AUGUSTUS DUNCAN, a native of Adams county, died in Chambersburg on Tuesday evening of last week in his 84th year. He was the last of his generation of the Duncan family, a man of strong personality and sterling worth. Something of the heart of the man speaks in two events of his life. He was married to Frances Rowan and was a most devoted husband and their married life of seven years was a most happy one. Three children were born to them, two dying in infancy. Mrs. Duncan died in 1860. A daughter grew to girlhood and was the idol of her father's heart and when 15 years old fell a victim to typhoid fever. The husband and father bereft of his loved ones became a recluse and for nearly 40 years lived alone on his fine estate near Chambersburg, giving strict attention to all his business interests but leaving no one into the chamber of his lonely heart, yet giving expression to many act of kindness and charity. In 1878 Mr. Duncan took a southern trip in company with the late Henry J. Stahle, and Hon. Wm. McClean, of this place. They crossed the Gulf of Mexico and were overtaken by a furious storm. Every passenger on board [the] vessel was sea sick but two, Augustus Duncan and a baby. The mother of the baby was deathly sick. Mr. Duncan took charge of the baby and the two became devoted friends the rest of the trip and the only passengers who took their meals regularly.
Mr. Duncan enjoyed excellent health up to a short time before his death. On Saturday previous to his death he made two trips from his residence into Chambersburg. On his return home in the afternoon he complained of unusual weakness and a physician the same evening found him seriously ill from broncial (sp) pneumonia.
Augustus Duncan was born in Cashtown, March 8, 1829. He was one of five sons of Adam Seth Enos Duncan and a grandson of Seth Duncan who served in the war of 1812 and participated in the battles of Lundy's Lane and Chippawa, being three times wounded in the Chippawa conflict. Augustus was educated in the preparatory department of Marshall college at Mercersburg, and in 1853, at the age of twenty-four, took up residence in Franklin county at the Duncan mills in Guilford township. Since then he has been more or less conspicuous in large affairs in that county, but in later years his industries have been wholly given to his private interests.
Mr. Duncan was not desirous of holding public position but as a recognition of his qualities as a gentleman and his skill and knowledge as a fisherman, in 1884 Governor Patterson appointed him a member of the State Commission of Fisheries, a position filled creditably and with much aid to the work of the body.
Mr. Duncan has always been a Democrat and in his more active years was a power felt in Franklin county politics. In 1867 he became one of the owners of "Valley Spirit" and was its business manager for nine years although not remiss as to the editorial direction or suggestions. His partners in the newspaper business were the late John M. Cooper who founded that newspaper in 1847, sixty-five years ago and former Congressman William S. Stenger. For many years he served as a director of the National Bank of Chambersburg and of the Chambersburg Gas Company.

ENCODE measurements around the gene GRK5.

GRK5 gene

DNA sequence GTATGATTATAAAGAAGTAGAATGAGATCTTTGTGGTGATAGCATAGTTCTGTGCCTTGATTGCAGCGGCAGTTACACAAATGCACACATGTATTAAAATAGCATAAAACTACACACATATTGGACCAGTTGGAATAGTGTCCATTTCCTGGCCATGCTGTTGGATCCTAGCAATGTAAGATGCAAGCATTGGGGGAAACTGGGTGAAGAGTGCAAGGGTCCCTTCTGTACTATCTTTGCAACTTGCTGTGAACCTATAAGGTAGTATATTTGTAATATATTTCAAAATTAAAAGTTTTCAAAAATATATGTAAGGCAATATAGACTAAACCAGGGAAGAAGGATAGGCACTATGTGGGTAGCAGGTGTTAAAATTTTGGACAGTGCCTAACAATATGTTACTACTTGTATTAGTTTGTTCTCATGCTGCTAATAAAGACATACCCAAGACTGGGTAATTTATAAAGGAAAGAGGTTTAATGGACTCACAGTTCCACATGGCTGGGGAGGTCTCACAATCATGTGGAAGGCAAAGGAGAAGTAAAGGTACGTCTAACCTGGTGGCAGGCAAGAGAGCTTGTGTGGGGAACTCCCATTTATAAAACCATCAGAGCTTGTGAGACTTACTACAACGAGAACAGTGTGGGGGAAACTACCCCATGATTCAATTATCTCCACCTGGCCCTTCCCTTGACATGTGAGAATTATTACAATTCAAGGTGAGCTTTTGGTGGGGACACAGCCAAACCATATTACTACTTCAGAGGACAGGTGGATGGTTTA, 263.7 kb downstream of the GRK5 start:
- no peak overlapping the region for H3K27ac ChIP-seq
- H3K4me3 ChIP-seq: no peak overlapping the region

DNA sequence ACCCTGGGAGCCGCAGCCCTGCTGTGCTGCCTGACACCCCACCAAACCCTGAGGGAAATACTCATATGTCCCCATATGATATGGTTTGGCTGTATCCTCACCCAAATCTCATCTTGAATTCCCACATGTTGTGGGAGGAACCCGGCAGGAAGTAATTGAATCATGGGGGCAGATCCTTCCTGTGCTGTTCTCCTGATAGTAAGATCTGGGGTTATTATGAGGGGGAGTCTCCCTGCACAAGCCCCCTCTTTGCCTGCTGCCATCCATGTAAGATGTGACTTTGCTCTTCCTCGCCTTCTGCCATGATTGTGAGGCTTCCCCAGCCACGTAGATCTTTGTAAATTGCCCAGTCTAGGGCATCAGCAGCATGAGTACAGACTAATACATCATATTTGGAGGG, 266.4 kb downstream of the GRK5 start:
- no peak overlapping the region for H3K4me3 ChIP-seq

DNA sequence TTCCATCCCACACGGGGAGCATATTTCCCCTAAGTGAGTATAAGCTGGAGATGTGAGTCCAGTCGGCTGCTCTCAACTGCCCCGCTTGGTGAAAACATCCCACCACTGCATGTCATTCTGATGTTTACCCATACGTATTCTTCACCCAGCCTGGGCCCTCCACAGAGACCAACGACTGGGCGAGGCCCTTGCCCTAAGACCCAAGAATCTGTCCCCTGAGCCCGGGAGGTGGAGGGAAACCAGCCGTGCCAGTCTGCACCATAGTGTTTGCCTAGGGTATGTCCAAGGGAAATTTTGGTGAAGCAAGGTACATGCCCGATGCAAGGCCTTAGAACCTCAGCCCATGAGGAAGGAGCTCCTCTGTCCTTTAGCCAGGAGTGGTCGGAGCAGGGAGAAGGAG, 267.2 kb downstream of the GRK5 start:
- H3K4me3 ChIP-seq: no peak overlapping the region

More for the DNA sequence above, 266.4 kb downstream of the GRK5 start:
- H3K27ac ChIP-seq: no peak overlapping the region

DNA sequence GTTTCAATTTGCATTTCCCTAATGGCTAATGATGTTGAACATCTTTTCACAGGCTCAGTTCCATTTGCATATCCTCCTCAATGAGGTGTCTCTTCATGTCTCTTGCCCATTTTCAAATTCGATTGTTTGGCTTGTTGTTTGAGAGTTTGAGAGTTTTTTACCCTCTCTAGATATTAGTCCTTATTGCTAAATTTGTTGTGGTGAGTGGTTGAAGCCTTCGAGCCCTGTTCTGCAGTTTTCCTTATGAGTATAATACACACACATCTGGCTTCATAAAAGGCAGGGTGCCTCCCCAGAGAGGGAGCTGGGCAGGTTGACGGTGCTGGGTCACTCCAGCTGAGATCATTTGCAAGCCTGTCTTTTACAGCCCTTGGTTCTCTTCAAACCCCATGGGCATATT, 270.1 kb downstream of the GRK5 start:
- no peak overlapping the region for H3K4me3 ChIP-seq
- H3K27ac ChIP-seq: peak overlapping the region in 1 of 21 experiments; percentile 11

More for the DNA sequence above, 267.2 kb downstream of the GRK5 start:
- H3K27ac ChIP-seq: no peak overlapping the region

Two years ago Mr. Duncan gave outright to the Chambersburg hospital -- to which institution he had previously made generous donations -- the two story building just east of the hospital. He had bought it a short time before at a public sale for $3,000. A room in this building, called the Duncan Addition, he reserved for his use and the other portion is used as a home for the nurses, as intended by the giver. Here Mr. Duncan spent most of his time in the recent past.
Coldbrook, the country home and farm of Mr. Duncan lies a mile east of Chambersburg. Mr. Duncan has owned this estate consisting of 114 acres, thirty-six years, purchasing it in 1876. The house stands on a slight elevation at the foot of which rise two streams of cold, clear water which flows into the Falling Spring, that runs through the place. The mansion was erected some time previous to 1794, is in excellent preservation and shows few signs of the ravages of time. Striking in its architecture, it stands about a third of a mile distant from the turnpike, the road over which Lee's army made its fated march to Gettysburg and within sight of the ground where Lee made his headquarters while camped near Chambersburg. The farm runs to the north side of the turnpike, the first milestone standing in front of it. The building is of limestone with a thick coat of roughcasting and challenges attention by the beauty of its site and the extent of its frontage.
The funeral was held on Sunday afternoon, interment being made in the Duncan lot in the Chambersburg cemetery. Hon. William A. Duncan, of this place was a brother and the surviving nieces and nephews are Chas. S. Duncan, of this place, William M. Duncan of Eureka Springs, Arkansas, Schmucker Duncan of New York City, children of Hon. Wm. A. Duncan, deceased; Frank Duncan of Chambersburg, C. Mark and Robert B. Duncan of New York City, John M. Duncan of Philadelphia, children of Calvin M. Duncan, deceased, a Chambersburg attorney for many years; Mrs. John R. Avery of Mount Alto, and Mrs. James K. Zug, Woodstock, children of a sister.
"The Story of Thomas Duncan and His Six Sons" by Katherine Duncan Smith, 1928, (Los Angeles Public Library book R929.2 D911; also from Wayne R. Johnson 8/1993, and John A. Duncan)
This book contains information about descendants of Thomas Duncan, wife Jane, who died in 1776 at Carlisle, Hopewell Twp., Cumberland Co. PA.
This book also contains on pg.137, extracts from letters of Aug. Duncan. (WRJ: brother of William A. Duncan, Congressman from Cattsburg, PA) of Falling Spring Place, Chambersburg, PA, March 11, 1895, about Seth Duncan, in Abbotstown then Lancaster Co., now  Adams Co., in 1741; and his son General William Duncan who died in Philadelphia about 1885 near 100 years of age.
Pg.97-99 contain the full copy of a letter from John G. Ford, of 713 Walnut Street, Philadelphia, Feb. 15, 1896, also about Seth Duncan who emigrated from the county of Donegal, Ireland, to Pennsylvania, about year 1750 and first settled in Octorara Township in Lancaster County, then to York, PA, then to Abbotstown in York, now Adams County, and his descendants. His letter mentions David Duncan, who kept a large store in either Penn's or Sugar valley in Centre Co., Penna, and a few of his descendants.
"The History of the Wood and Allied Families" by Eleanor Duncan Wood and Eleanor Wood Moose (Library of Congress book CS71.W875 1969)
Pg.7-9: Information on descendants of James Duncan, including Seth Duncan of York Co. PA and his son William Duncan b. Adams Co. PA 1772, to Philadelphia in 1790, married first Mary Moulder in 1792, then Sarah Moulder, then Anna C. Staughton; this book gives more information on the generations and descendants.